We are self sustainable having a high over wintered survival rate. We do purchase Queens from reputable breeders that are used for requeening, splits or to made up nuclis . Survivor nucli are the basis of colony expansion and replacement.
Do you sometimes feed the bees when honey supers are on the hive, or within two weeks before honey super addition? *
If and when your bees require supplemental feeding, what do you feed them? Please be specific and include all ingredients. *
Supplemental feeding is limited to three situations: 1. Spring feeding of colonies if winter storage is depleted before natural foliage is available to handle high colony growth. Granulated cane sugar syrup and/or pollen is used. 2. Fall feeding of colonies if fall foliage does not supply adequate honey flows to build a winter honey storage that will not support colony through the winter. 3. New nucleus (Colony splits) are fed granulated cane sugar syrup to stimulate growth and to ensure winter survival. No feeding does take place to any honey production colonies outside the above criteria.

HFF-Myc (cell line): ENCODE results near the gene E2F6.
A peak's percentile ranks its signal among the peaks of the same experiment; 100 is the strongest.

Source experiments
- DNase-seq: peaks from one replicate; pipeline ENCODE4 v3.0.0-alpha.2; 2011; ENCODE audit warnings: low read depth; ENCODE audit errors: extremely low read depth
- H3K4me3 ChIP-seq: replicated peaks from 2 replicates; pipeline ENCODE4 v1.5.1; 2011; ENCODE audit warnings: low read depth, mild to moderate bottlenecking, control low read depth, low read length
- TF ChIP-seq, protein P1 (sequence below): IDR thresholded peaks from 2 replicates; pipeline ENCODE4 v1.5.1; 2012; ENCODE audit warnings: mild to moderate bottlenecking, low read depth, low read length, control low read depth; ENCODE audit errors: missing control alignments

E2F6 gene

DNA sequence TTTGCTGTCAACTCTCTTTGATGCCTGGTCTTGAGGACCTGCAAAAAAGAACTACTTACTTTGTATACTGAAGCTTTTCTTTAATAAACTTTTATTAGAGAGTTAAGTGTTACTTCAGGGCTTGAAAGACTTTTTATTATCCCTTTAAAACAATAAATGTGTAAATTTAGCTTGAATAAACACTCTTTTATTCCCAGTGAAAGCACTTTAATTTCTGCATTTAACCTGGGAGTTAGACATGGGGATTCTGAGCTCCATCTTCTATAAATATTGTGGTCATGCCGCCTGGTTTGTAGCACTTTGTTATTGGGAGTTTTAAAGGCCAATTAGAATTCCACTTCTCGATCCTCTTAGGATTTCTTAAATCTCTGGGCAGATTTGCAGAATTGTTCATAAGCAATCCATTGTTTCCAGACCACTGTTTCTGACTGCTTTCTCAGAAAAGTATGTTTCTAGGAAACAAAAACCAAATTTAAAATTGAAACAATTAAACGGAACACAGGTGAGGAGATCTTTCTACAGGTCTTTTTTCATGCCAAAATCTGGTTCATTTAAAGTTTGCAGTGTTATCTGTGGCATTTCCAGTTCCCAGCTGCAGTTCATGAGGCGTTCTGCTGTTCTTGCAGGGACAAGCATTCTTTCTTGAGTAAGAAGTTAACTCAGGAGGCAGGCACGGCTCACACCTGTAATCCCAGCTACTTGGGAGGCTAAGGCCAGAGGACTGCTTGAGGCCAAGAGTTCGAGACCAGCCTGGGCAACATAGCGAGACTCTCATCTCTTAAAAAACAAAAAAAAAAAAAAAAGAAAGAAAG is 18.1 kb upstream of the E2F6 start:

Management of Pests and Disease

Varroa Mite
Please briefly describe what measures you take to suppress the Varroa mite population in your hives. *
Suppression of Varroa mite population; 1. Capturing and holding of queens seven to ten day periods to break brood cycles 2. Varroa Mite tolerant breads such as Russian or VSH 3. Essential oil mixture 4. Highly ventilated Hives 5. Placement of Hives to get the maximum direct summer sun.
How do you monitor mite population levels? When and how often? *
Visual inspection of Mite levels are reviewed at each inspection.
Before treating any hive for Varroa mites, will you monitor the Varroa mite infestation level to determine whether it exceeds the treatment threshold set by your local network? (If you run a survivor colony, and you never treat, please answer Yes.) *